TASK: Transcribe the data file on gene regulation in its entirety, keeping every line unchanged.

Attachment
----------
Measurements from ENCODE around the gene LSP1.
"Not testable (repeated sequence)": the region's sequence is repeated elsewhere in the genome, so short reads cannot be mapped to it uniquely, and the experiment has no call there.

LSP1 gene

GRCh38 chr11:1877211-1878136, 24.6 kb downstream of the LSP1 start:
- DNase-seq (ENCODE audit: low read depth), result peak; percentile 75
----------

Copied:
Measurements from ENCODE around the gene LSP1.
"Not testable (repeated sequence)": the region's sequence is repeated elsewhere in the genome, so short reads cannot be mapped to it uniquely, and the experiment has no call there.

LSP1 gene

GRCh38 chr11:1877211-1878136, 24.6 kb downstream of the LSP1 start:
- DNase-seq (ENCODE audit: low read depth), result peak; percentile 75